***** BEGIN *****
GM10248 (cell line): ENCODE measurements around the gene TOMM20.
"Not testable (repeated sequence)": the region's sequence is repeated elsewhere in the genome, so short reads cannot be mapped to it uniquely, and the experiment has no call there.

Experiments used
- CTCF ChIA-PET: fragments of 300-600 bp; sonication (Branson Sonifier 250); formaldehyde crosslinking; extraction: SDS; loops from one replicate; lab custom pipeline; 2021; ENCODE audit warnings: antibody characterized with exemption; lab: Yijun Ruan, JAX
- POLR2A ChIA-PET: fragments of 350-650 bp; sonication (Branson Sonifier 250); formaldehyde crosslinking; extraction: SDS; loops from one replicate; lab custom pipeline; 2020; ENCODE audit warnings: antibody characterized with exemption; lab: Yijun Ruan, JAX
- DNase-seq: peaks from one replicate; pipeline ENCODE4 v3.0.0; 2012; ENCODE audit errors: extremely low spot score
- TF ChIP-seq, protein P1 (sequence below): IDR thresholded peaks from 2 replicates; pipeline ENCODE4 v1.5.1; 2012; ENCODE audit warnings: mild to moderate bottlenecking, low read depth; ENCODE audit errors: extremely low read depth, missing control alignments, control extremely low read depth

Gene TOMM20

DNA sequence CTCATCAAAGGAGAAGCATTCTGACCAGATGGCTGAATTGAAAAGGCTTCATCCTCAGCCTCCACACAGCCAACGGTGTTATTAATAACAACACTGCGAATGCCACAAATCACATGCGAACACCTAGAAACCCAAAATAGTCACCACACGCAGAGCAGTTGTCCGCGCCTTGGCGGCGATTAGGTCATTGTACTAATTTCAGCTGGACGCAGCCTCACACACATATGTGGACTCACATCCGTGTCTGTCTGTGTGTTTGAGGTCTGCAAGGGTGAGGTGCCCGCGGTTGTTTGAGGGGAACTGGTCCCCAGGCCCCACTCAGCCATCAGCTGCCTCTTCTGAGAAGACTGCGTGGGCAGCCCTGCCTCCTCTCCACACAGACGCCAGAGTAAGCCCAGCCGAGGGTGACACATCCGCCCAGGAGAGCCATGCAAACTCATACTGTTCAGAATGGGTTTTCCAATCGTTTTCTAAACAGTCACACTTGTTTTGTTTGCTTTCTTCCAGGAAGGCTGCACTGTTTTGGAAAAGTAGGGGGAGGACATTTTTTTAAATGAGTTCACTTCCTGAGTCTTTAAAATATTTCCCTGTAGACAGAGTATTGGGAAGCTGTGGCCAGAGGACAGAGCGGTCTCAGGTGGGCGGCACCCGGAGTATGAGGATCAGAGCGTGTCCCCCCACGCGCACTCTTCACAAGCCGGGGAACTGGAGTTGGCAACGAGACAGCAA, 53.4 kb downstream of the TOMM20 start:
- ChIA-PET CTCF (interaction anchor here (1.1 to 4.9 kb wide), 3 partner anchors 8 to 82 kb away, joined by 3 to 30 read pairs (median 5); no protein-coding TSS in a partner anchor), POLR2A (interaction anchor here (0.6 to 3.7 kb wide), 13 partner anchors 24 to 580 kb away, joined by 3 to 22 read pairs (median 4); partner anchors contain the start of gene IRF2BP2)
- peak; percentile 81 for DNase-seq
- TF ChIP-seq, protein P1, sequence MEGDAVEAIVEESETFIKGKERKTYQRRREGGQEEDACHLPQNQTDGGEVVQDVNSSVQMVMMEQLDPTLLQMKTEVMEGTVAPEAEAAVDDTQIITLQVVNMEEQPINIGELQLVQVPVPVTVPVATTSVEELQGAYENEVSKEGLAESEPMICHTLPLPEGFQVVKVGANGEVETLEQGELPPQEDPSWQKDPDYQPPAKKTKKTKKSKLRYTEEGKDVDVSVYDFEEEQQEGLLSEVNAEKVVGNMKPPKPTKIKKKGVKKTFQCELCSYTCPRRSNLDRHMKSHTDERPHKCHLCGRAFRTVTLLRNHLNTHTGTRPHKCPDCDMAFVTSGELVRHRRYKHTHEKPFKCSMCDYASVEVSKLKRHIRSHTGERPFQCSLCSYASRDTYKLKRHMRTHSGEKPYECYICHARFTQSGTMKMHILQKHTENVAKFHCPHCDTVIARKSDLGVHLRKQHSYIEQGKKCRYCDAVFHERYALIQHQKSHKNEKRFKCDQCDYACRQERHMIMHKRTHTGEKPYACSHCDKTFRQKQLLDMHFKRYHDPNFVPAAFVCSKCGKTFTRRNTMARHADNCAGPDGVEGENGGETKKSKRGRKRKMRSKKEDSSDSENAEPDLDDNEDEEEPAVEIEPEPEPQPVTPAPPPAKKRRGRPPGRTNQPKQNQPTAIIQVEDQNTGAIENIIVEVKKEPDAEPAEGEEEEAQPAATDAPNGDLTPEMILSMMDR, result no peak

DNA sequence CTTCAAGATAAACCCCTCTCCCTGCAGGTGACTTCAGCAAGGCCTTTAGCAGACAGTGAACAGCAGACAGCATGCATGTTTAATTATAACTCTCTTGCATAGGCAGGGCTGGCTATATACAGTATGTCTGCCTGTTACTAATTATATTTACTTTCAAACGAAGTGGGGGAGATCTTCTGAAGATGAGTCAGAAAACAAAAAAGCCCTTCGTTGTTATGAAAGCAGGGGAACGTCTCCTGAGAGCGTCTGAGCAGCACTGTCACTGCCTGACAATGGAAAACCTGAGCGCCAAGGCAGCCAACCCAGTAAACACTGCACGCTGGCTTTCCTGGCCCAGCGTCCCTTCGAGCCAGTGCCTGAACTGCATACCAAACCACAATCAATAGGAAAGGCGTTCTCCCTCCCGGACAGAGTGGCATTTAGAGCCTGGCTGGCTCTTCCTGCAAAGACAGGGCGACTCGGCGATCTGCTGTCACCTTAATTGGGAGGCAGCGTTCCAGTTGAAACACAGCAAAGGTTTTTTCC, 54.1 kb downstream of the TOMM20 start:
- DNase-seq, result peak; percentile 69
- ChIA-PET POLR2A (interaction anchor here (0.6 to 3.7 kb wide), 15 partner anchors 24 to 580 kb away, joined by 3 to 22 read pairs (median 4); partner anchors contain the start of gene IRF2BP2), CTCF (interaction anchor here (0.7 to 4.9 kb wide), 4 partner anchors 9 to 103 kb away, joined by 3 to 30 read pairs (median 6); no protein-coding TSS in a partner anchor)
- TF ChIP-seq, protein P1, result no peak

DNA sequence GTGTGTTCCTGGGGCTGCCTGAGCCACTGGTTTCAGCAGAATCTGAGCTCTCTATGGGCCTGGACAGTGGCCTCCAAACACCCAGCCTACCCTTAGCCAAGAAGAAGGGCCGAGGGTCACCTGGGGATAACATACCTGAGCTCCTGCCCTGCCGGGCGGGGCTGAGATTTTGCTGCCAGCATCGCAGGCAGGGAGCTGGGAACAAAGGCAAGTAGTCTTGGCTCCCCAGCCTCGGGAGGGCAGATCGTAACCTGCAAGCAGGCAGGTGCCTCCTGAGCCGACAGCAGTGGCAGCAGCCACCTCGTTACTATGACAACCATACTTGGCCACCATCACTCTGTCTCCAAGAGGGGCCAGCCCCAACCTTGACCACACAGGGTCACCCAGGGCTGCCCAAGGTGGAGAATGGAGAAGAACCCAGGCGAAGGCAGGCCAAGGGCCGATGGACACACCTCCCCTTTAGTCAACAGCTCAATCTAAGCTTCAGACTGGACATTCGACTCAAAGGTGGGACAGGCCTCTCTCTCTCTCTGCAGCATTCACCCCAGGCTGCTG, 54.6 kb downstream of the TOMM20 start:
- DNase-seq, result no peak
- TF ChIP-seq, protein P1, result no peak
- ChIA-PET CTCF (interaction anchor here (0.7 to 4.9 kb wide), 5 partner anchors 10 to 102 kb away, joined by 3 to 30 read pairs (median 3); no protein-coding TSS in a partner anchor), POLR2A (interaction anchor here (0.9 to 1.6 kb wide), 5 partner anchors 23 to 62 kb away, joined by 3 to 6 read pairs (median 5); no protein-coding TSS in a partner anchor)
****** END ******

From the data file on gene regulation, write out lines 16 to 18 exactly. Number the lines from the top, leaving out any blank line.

- TF ChIP-seq, protein P1, result no peak

DNA sequence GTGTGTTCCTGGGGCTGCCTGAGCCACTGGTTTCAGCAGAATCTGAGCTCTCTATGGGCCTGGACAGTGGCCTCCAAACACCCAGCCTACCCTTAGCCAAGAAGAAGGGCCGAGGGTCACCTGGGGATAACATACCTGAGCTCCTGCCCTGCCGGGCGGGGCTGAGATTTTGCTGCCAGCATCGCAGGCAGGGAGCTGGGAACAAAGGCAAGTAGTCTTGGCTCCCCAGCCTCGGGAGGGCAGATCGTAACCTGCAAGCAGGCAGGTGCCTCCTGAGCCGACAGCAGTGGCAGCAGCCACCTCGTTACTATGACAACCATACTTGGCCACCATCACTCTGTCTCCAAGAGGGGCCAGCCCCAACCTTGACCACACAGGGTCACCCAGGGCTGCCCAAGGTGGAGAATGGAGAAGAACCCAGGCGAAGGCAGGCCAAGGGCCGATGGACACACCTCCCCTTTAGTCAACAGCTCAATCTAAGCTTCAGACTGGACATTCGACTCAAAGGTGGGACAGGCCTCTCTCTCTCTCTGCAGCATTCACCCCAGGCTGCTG, 54.6 kb downstream of the TOMM20 start:
- DNase-seq, result no peak